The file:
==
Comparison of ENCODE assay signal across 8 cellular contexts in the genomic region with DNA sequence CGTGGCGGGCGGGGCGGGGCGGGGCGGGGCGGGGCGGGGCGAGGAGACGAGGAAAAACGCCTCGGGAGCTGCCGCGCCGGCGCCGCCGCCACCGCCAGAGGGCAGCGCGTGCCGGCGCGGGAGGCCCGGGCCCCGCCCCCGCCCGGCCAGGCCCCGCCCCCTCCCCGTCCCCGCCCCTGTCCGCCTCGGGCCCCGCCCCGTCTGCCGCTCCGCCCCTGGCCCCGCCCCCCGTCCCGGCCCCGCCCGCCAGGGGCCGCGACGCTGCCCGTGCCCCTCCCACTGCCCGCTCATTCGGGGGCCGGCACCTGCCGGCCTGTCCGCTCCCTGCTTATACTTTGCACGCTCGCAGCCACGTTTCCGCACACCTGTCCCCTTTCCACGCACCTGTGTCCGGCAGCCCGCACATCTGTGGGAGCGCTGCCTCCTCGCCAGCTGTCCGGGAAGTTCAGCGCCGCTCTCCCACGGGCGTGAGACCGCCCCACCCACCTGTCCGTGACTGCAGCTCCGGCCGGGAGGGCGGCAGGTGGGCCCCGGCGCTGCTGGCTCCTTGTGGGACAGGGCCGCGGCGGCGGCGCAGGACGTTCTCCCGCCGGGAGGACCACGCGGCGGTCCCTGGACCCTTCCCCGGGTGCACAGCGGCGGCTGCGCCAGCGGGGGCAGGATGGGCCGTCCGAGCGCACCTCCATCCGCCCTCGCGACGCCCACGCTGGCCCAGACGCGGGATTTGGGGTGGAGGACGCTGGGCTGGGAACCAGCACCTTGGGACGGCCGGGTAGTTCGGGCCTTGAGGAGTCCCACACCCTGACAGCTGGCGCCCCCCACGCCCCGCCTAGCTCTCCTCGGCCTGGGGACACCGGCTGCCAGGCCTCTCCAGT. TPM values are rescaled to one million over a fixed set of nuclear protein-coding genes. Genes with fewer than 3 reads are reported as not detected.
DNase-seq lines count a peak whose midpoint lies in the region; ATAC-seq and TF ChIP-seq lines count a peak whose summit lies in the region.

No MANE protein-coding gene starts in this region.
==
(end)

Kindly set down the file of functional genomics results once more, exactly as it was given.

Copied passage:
Comparison of ENCODE assay signal across 8 cellular contexts in the genomic region with DNA sequence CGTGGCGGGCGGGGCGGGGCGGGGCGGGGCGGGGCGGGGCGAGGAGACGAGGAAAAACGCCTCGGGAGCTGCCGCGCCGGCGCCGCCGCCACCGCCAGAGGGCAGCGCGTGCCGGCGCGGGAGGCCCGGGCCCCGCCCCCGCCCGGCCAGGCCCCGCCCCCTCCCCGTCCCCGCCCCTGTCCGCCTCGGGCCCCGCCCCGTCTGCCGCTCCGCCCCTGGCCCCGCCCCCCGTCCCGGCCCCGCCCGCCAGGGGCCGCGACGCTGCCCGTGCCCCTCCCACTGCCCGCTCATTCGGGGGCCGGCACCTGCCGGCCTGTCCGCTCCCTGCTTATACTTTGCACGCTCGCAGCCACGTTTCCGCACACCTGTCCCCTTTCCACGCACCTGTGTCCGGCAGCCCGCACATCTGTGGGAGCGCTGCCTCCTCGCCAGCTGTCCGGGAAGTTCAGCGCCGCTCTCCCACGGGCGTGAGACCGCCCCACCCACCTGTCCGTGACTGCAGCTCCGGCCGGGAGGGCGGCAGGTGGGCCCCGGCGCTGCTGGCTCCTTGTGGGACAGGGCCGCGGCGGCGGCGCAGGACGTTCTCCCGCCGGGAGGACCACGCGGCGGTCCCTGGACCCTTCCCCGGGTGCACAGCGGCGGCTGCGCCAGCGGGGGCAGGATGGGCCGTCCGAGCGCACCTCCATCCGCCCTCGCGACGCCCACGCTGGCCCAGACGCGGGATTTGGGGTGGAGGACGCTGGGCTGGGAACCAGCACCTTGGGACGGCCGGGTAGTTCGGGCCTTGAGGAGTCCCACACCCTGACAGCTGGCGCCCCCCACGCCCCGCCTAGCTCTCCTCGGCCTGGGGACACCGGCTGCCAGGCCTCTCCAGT. TPM values are rescaled to one million over a fixed set of nuclear protein-coding genes. Genes with fewer than 3 reads are reported as not detected.
DNase-seq lines count a peak whose midpoint lies in the region; ATAC-seq and TF ChIP-seq lines count a peak whose summit lies in the region.

No MANE protein-coding gene starts in this region.